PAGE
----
Above all, the mobile Internet will experience a drastic rise in significance due to new hardware and software applications such as the iPhone or iPad, making the user independent of time and space.
According to a recent posting on the Harvard Business Blog, 70% of all companies in the USA do not allow employees to surf social media sites during work hours. In the not too distant future, employees with a social media intoxication (just like those who have previously had a text-messaging thumb), will have to satisfy this yearning with their own smartphones. The cigarette break may well be soon replaced by the social media break.
Not only are the issues, methods and technologies changing; the user landscape is also subject to upheaval. Users from the “under 25” generation, 75% of whom use the Internet on a daily basis in Europe (85% in Germany, 80% in the USA), are what we call digital natives, i.e. people who grew up with the new technologies and for whom computer and Internet play a regular role in everyday life – just as telephone and radio did for other generations. We, the “older” generation, are categorized as digital immigrants, since the new technologies are not an integral part of our life, but only a tool we have learned to use for private and business purposes.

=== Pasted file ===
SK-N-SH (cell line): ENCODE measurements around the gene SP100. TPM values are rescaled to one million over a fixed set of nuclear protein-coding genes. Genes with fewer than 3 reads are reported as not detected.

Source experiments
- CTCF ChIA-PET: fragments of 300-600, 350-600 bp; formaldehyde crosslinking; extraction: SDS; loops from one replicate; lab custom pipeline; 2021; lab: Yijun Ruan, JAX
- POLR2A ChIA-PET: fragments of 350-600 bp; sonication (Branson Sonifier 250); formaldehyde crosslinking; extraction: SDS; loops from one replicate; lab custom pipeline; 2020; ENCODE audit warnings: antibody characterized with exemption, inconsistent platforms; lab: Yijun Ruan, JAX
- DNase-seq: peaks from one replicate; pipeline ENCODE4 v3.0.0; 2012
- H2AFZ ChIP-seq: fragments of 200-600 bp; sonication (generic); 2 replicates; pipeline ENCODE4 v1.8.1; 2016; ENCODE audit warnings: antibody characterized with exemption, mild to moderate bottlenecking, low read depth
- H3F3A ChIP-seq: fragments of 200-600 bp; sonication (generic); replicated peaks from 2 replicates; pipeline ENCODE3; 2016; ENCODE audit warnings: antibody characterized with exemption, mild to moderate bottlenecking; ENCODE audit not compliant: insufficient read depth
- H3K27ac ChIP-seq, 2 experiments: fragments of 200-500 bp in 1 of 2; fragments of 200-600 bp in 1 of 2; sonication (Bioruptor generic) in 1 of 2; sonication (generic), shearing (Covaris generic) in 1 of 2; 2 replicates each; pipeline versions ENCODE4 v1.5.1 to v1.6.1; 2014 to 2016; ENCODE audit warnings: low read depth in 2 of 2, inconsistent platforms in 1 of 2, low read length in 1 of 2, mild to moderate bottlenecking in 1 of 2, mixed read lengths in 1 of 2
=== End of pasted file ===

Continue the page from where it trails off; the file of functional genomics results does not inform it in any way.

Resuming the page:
Consequently, the perceptions and user habits of each group are distinctly different. The “younger” generation considers the Internet to be an obvious and “natural” means of communication and part of their social environment – virtual friends and contacts within the social networks are as important and as strong as real friendships.